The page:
2014-05-08 / News

Bodacious Dream reaches Galapagos Islands on circumnavigation

By Ken Shane


Dave Rearick reached the Galapagos Islands last week on his circumnavigation of the globe. He came across the famed tortoises while he was there. He will leave for the Panama Canal this week. 
Courtesy / Dave Rearick Dave Rearick reached the Galapagos Islands last week on his circumnavigation of the globe. He came across the famed tortoises while he was there. He will leave for the Panama Canal this week. Courtesy / Dave Rearick Dave Rearick arrived late last week at Academy Bay on the southern edge of Santa Cruz Island in the Galapagos Islands. His arrival completes the latest leg of his solo circumnavigation of the globe aboard the Class 40 sailboat Bodacious Dream. Rearick left Jamestown on Oct. 2 and has made stops in Bermuda, South Africa and New Zealand.

The journey from Wellington, New Zealand, to the Galapagos took five weeks, which is the shortest leg that Rearick has sailed since the initial leg from Narragansett Bay. Bodacious Dream covered about 6,500 miles on the most recent part of the journey, and in all, Rearick has sailed more than 21,000 miles since leaving Jamestown.

The stopover in the Galapagos, which is expected to last for one week, represents a change in the route from Wellington. Rearick was originally going to sail around Cape Horn and into the South Atlantic Ocean, but delays in his journey would have forced him to sail the treacherous cape when conditions are at their most fearsome.

“I guess that part of the dream will have to remain on the list for now,” Rearick lamented.

When he arrived in Wellington, the possibility of rounding Cape Horn remained, but a weather system forced him to stay in New Zealand.

“We still considered it a possibility to head around Cape Horn until a cyclone got wound up to the northeast of New Zealand, and I had to wait until it settled down before taking off,” Rearick said. He wasn’t able to leave the North Island’s capital until March 27. “That would have put me at Cape Horn about the equivalent of Oct. 20 in the Northern Hemisphere, just too late to be sensible.”

Rearick said that he enjoyed “wonderful” sailing along the route from Wellington to the Galapagos. The wind only kicked up above 30 knots a few times, and he was able to maintain the course that he set. The mental game while sailing long distances alone is another matter, however. Rearick reported that he feels lonely at times, and wishes that he could share his experiences with other people. While he is communicating with the world with photos and blog posts, there is a delay before people are able to see his dispatches and read about his adventure. (People can follow his journey at Bodacious DreamExpeditions.com.)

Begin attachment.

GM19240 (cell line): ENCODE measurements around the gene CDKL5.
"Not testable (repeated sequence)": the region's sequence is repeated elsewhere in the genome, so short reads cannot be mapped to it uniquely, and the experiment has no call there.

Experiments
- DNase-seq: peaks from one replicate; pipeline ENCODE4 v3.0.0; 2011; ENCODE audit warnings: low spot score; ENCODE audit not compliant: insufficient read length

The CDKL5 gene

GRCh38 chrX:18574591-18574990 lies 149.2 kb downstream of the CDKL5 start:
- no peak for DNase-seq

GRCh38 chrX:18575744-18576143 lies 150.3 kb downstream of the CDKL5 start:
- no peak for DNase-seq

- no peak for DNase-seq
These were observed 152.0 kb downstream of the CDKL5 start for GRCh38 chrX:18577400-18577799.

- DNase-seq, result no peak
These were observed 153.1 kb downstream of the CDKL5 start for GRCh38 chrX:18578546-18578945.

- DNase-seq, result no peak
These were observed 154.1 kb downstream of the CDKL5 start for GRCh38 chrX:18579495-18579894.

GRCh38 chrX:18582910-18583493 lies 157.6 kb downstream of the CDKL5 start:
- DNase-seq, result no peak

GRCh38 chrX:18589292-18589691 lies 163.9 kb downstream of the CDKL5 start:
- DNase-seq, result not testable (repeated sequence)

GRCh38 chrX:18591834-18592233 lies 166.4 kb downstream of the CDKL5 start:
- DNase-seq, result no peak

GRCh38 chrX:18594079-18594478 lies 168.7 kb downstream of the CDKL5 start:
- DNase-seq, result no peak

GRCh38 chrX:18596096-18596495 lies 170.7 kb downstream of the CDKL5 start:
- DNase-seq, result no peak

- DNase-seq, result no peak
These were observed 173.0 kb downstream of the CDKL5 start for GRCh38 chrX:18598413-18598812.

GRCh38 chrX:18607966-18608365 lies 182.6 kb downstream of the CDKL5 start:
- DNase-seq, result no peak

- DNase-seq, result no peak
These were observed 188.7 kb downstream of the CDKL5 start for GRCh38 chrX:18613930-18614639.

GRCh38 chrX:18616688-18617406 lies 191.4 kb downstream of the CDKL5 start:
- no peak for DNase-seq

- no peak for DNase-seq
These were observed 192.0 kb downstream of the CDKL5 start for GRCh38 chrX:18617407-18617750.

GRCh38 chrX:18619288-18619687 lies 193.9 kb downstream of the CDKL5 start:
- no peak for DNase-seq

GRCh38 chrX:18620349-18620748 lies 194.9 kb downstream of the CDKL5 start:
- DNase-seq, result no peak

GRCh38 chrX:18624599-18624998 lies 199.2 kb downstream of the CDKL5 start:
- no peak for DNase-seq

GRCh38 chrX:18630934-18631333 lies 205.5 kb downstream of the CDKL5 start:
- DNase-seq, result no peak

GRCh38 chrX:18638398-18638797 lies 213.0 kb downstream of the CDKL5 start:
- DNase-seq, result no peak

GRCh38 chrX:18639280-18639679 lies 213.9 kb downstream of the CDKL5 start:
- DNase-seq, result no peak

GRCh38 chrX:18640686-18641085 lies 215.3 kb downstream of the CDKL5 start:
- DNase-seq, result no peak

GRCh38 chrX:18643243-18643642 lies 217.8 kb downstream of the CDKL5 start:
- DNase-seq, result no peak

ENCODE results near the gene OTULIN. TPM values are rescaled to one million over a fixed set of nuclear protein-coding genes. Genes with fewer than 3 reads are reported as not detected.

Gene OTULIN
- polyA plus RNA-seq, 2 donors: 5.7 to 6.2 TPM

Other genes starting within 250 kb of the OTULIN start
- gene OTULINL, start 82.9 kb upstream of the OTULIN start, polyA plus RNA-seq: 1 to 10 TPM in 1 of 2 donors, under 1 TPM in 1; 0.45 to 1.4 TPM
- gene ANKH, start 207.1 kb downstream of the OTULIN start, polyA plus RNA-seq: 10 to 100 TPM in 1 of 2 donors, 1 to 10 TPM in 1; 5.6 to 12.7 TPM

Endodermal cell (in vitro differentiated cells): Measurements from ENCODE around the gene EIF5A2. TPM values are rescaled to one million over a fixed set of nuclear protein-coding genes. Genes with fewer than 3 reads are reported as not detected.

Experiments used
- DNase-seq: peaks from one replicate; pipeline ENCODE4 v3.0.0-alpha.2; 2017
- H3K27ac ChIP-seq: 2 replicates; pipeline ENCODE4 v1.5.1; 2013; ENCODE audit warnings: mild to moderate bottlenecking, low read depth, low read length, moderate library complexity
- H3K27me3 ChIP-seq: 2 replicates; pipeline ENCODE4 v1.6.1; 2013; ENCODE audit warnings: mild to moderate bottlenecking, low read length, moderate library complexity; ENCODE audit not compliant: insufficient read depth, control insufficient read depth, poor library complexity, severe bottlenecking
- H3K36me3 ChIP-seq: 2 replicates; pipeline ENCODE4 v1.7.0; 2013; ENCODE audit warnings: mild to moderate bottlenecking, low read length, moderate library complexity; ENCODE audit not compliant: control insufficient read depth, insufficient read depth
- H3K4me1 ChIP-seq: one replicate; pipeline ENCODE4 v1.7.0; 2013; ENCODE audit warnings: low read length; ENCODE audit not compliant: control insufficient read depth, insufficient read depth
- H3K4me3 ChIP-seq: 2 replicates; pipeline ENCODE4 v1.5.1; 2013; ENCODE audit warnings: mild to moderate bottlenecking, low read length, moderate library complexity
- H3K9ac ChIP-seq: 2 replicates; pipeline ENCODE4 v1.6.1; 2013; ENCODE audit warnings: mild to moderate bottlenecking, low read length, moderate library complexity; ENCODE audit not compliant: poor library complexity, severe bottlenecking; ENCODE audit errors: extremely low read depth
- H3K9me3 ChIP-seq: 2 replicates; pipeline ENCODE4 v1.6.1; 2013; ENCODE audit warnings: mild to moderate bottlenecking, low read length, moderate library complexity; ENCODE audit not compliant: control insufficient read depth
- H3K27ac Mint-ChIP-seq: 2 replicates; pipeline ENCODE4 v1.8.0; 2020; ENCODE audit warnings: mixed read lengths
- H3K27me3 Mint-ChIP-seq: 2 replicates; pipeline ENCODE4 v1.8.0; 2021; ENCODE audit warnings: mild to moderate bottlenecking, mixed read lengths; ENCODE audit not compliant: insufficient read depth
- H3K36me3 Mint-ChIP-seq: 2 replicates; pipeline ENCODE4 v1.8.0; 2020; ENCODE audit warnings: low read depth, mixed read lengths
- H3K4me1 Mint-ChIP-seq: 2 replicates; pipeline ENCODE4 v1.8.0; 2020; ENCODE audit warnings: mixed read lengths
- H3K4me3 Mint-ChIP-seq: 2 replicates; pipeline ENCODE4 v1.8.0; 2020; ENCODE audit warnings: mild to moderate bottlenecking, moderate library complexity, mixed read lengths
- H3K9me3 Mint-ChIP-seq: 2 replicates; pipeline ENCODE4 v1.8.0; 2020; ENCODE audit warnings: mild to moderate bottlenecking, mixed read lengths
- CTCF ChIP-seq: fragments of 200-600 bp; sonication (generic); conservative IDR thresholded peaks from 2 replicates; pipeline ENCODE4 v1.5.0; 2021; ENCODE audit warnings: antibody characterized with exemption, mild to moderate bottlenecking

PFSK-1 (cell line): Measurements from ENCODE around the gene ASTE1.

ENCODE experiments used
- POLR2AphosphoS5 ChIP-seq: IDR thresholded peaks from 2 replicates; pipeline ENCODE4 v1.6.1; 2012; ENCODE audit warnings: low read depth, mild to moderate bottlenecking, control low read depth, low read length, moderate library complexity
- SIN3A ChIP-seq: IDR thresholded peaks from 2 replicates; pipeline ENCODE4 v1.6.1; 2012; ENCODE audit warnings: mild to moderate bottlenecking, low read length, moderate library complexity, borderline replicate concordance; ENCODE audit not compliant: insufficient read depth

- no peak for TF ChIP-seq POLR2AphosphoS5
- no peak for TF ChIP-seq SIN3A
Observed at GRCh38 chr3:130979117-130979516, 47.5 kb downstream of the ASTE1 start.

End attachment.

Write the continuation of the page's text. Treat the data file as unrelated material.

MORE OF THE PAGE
“There are stars enough to fill your pockets to overflowing,” Rearick said. “The Southern Cross is a special sight for those of us in the Northern Hemisphere. The sunrises and sunsets have been amazing. The sea birds – albatross, gulls, petrels – all seem to stay with me and keep me company. Just watching them float back and forth is like listening to soft music.”

Overall, Rearick said that he is coping well mentally and emotionally. The real test, however, will be when he returns home and reintegrates himself back into his daily life.

“Work, friends and people all will provide various challenges. Probably the most difficult challenge will be facing it head-on and not allowing myself to turn and run back out to sea to get away from it all.”

Although he will only be in the Galapagos for a short time, Rearick hopes to observe some of the wildlife for which the islands are known. In particular, he would like to have a look at the famous Galapagos tortoise, the largest of its kind. The tortoise can reach a weight of 800 pounds, and has a lifespan of more than 100 years in the wild.

When he leaves the Galapagos Islands, Rearick will head for the Panama Canal, a journey of about 900 miles. He expects the trip to last about a week, given the light winds that are characteristic in that part of the world. Once he’s at the canal, it will take Rearick another week to transit the canal’s system of locks and lakes, and emerge in the Caribbean Sea.

“It’s an amazing planet this whole Earth,” he said. “I am just starting to gain a comprehension of the size and magnitude of everything, and how small, but significant, each of us is in the way we live. While the ocean is so large, thousands and thousands of miles of water, from Bodacious Dream I can only see about 3 or 4 miles in any direction, and that enforces the significance of my impact. I’m not a little thing in a huge ocean. I’m a significant part of my actual neighborhood.”

Rearick hopes to complete his circumnavigation and arrive back in Jamestown around June 14.

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